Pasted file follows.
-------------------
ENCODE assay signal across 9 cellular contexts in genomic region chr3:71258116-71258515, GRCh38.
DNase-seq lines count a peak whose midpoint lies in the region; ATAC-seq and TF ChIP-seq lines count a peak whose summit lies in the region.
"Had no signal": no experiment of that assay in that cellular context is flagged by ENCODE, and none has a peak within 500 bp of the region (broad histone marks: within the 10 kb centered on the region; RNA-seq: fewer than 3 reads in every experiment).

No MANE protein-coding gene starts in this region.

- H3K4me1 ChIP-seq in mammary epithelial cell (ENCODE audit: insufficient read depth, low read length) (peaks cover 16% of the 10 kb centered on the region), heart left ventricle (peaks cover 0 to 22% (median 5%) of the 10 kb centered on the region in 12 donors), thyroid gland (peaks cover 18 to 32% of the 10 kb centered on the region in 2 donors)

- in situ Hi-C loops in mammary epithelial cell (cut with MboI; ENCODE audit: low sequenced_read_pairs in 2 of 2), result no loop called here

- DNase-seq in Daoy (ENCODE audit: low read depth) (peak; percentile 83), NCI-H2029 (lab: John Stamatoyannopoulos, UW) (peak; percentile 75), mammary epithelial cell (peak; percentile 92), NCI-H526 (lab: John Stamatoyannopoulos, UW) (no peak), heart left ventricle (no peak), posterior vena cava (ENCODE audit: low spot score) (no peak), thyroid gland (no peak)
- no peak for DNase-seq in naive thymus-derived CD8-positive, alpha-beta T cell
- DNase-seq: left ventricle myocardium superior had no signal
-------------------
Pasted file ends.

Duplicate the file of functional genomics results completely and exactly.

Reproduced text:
ENCODE assay signal across 9 cellular contexts in genomic region chr3:71258116-71258515, GRCh38.
DNase-seq lines count a peak whose midpoint lies in the region; ATAC-seq and TF ChIP-seq lines count a peak whose summit lies in the region.
"Had no signal": no experiment of that assay in that cellular context is flagged by ENCODE, and none has a peak within 500 bp of the region (broad histone marks: within the 10 kb centered on the region; RNA-seq: fewer than 3 reads in every experiment).

No MANE protein-coding gene starts in this region.

- H3K4me1 ChIP-seq in mammary epithelial cell (ENCODE audit: insufficient read depth, low read length) (peaks cover 16% of the 10 kb centered on the region), heart left ventricle (peaks cover 0 to 22% (median 5%) of the 10 kb centered on the region in 12 donors), thyroid gland (peaks cover 18 to 32% of the 10 kb centered on the region in 2 donors)

- in situ Hi-C loops in mammary epithelial cell (cut with MboI; ENCODE audit: low sequenced_read_pairs in 2 of 2), result no loop called here

- DNase-seq in Daoy (ENCODE audit: low read depth) (peak; percentile 83), NCI-H2029 (lab: John Stamatoyannopoulos, UW) (peak; percentile 75), mammary epithelial cell (peak; percentile 92), NCI-H526 (lab: John Stamatoyannopoulos, UW) (no peak), heart left ventricle (no peak), posterior vena cava (ENCODE audit: low spot score) (no peak), thyroid gland (no peak)
- no peak for DNase-seq in naive thymus-derived CD8-positive, alpha-beta T cell
- DNase-seq: left ventricle myocardium superior had no signal